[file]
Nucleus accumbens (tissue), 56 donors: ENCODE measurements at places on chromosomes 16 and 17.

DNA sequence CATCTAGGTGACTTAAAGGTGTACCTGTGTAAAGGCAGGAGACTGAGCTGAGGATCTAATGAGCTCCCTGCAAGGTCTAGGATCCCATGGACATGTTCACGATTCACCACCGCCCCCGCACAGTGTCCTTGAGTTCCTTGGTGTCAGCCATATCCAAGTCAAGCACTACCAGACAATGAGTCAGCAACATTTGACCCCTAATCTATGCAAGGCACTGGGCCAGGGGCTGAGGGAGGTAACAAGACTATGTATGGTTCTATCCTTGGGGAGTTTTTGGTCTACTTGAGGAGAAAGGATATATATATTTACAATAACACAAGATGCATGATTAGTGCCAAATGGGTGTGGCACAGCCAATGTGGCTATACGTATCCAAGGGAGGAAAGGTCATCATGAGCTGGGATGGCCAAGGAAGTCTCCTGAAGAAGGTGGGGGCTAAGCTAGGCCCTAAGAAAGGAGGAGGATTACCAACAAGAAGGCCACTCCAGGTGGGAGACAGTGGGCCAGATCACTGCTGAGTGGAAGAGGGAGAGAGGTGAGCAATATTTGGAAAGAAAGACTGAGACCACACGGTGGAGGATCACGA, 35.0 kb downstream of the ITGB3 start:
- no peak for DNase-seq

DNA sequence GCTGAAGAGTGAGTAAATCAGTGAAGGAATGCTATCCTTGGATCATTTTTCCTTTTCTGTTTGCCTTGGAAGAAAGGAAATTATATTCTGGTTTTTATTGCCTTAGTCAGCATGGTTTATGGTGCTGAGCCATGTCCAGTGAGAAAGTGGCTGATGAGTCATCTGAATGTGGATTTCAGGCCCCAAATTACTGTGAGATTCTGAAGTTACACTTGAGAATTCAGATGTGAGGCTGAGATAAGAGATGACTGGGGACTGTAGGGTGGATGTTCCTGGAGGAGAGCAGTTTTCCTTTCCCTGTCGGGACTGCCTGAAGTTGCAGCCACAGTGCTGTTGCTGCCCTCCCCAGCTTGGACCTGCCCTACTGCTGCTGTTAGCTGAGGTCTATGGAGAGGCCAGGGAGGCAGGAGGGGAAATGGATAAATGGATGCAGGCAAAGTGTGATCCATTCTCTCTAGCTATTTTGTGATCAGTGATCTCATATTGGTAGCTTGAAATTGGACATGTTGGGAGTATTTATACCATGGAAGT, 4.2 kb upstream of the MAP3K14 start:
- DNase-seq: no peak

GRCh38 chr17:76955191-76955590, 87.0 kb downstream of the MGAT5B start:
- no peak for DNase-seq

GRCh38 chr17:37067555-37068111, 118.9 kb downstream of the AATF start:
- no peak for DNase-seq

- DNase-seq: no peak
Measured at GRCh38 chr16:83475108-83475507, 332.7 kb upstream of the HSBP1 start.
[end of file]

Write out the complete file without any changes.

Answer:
Nucleus accumbens (tissue), 56 donors: ENCODE measurements at places on chromosomes 16 and 17.

DNA sequence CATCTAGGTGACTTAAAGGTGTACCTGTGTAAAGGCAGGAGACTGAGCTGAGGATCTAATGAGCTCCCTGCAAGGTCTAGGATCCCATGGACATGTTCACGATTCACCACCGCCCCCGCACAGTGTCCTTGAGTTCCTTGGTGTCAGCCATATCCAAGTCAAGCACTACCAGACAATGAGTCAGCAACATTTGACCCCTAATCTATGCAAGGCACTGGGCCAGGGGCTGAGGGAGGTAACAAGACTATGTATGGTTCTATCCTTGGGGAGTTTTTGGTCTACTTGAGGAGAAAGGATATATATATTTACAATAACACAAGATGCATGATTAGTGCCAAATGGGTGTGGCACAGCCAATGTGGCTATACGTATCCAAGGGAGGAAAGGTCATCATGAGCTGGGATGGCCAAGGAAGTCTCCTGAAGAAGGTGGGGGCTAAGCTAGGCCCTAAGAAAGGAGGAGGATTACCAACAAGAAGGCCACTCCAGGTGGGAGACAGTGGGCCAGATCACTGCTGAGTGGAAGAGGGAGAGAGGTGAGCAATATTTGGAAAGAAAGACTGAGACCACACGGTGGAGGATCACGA, 35.0 kb downstream of the ITGB3 start:
- no peak for DNase-seq

DNA sequence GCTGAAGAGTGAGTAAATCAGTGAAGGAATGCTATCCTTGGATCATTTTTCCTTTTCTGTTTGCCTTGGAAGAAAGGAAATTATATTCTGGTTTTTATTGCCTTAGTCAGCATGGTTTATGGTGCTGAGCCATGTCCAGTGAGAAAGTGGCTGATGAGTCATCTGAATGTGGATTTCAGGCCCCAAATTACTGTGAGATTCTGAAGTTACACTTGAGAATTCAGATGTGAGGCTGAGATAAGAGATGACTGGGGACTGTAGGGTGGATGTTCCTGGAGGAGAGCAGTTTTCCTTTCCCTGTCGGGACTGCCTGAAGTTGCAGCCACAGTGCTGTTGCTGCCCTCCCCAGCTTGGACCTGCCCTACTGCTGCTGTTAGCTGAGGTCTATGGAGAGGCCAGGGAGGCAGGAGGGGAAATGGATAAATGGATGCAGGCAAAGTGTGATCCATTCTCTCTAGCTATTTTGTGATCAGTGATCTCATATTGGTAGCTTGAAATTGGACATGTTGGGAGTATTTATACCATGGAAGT, 4.2 kb upstream of the MAP3K14 start:
- DNase-seq: no peak

GRCh38 chr17:76955191-76955590, 87.0 kb downstream of the MGAT5B start:
- no peak for DNase-seq

GRCh38 chr17:37067555-37068111, 118.9 kb downstream of the AATF start:
- no peak for DNase-seq

- DNase-seq: no peak
Measured at GRCh38 chr16:83475108-83475507, 332.7 kb upstream of the HSBP1 start.